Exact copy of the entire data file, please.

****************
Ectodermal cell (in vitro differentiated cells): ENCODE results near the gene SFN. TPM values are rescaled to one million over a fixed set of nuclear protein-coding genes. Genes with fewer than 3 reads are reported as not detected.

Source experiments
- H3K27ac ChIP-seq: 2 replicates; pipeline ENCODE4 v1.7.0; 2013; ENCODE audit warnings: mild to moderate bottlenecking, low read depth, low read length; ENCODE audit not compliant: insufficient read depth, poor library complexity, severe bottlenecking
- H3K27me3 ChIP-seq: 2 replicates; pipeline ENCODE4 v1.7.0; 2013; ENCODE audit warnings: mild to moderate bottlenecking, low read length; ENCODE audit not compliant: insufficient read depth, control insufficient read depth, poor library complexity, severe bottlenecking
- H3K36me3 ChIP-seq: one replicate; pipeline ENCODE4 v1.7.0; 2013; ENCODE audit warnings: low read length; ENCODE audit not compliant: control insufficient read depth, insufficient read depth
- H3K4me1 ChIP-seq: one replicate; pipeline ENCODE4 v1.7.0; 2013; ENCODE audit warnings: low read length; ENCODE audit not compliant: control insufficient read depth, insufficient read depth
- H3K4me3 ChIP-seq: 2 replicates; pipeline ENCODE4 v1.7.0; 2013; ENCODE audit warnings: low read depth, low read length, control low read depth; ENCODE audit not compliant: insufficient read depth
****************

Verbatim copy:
Ectodermal cell (in vitro differentiated cells): ENCODE results near the gene SFN. TPM values are rescaled to one million over a fixed set of nuclear protein-coding genes. Genes with fewer than 3 reads are reported as not detected.

Source experiments
- H3K27ac ChIP-seq: 2 replicates; pipeline ENCODE4 v1.7.0; 2013; ENCODE audit warnings: mild to moderate bottlenecking, low read depth, low read length; ENCODE audit not compliant: insufficient read depth, poor library complexity, severe bottlenecking
- H3K27me3 ChIP-seq: 2 replicates; pipeline ENCODE4 v1.7.0; 2013; ENCODE audit warnings: mild to moderate bottlenecking, low read length; ENCODE audit not compliant: insufficient read depth, control insufficient read depth, poor library complexity, severe bottlenecking
- H3K36me3 ChIP-seq: one replicate; pipeline ENCODE4 v1.7.0; 2013; ENCODE audit warnings: low read length; ENCODE audit not compliant: control insufficient read depth, insufficient read depth
- H3K4me1 ChIP-seq: one replicate; pipeline ENCODE4 v1.7.0; 2013; ENCODE audit warnings: low read length; ENCODE audit not compliant: control insufficient read depth, insufficient read depth
- H3K4me3 ChIP-seq: 2 replicates; pipeline ENCODE4 v1.7.0; 2013; ENCODE audit warnings: low read depth, low read length, control low read depth; ENCODE audit not compliant: insufficient read depth